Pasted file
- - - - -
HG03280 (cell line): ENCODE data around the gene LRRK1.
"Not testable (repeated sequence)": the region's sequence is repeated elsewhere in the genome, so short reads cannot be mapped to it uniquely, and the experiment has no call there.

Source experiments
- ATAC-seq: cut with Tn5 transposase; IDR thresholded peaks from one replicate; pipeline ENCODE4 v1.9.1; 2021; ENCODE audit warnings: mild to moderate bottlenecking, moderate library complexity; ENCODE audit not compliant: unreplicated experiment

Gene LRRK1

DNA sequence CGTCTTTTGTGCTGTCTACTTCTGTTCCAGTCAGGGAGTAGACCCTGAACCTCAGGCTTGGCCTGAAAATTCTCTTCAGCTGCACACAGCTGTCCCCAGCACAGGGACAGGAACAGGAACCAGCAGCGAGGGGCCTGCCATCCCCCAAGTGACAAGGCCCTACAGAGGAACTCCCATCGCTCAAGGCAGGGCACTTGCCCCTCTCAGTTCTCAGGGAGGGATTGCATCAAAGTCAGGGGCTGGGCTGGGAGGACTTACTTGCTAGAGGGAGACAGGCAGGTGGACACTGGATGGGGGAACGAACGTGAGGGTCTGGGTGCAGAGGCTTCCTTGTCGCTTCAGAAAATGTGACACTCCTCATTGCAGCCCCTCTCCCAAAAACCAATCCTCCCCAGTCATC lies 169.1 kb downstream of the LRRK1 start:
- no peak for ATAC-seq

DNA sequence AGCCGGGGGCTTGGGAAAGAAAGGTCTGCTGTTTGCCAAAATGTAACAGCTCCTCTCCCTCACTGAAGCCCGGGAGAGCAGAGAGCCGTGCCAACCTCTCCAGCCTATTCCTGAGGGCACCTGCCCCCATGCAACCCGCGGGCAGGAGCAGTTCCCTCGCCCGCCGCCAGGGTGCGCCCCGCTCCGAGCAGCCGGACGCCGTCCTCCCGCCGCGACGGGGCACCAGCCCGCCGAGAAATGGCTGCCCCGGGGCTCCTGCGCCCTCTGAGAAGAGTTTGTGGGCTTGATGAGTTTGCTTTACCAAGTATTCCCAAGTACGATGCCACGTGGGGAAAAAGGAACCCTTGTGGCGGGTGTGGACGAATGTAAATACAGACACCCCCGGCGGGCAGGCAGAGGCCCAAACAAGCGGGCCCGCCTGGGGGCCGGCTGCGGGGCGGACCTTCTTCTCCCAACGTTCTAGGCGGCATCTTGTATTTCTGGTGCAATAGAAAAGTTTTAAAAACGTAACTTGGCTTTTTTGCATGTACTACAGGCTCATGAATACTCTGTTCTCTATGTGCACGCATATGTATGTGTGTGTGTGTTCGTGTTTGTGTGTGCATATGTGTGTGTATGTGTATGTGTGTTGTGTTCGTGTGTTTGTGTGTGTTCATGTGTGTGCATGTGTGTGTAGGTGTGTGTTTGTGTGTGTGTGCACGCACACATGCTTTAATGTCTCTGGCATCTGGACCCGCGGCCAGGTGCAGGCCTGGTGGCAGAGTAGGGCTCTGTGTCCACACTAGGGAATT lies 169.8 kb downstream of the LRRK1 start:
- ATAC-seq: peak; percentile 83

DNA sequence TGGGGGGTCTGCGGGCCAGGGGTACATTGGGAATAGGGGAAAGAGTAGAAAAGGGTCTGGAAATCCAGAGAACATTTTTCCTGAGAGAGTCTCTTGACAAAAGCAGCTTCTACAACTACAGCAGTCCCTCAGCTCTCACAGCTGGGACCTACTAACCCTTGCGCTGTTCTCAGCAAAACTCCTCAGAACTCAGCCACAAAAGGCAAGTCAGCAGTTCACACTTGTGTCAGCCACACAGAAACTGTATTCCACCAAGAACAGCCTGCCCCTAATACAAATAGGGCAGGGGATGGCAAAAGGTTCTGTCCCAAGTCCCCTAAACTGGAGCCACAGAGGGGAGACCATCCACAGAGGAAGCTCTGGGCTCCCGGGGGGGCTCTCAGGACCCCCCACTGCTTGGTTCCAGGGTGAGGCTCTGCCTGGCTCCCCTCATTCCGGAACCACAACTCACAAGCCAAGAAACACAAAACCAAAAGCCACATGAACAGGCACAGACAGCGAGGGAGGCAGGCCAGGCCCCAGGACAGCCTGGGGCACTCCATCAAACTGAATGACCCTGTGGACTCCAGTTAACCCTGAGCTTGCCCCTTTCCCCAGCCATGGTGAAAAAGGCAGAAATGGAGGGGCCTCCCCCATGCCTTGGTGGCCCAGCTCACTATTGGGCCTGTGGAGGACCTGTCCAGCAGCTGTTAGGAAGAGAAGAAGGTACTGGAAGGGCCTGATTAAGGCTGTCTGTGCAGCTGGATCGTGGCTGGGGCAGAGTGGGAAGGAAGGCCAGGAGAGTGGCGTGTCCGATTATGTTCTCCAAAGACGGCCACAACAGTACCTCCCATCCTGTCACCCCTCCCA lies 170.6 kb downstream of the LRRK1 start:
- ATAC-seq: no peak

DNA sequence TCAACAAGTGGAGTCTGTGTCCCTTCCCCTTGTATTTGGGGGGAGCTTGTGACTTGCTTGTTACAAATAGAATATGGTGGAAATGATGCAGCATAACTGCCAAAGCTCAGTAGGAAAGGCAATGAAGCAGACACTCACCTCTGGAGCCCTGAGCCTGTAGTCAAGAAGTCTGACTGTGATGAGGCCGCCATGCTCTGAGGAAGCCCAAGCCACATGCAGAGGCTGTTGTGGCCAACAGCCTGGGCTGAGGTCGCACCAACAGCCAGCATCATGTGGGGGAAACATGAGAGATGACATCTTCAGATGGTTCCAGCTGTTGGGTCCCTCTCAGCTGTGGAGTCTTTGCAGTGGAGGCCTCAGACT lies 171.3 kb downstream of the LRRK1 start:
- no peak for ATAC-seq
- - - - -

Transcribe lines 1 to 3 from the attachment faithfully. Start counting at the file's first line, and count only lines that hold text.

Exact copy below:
HG03280 (cell line): ENCODE data around the gene LRRK1.
"Not testable (repeated sequence)": the region's sequence is repeated elsewhere in the genome, so short reads cannot be mapped to it uniquely, and the experiment has no call there.

Source experiments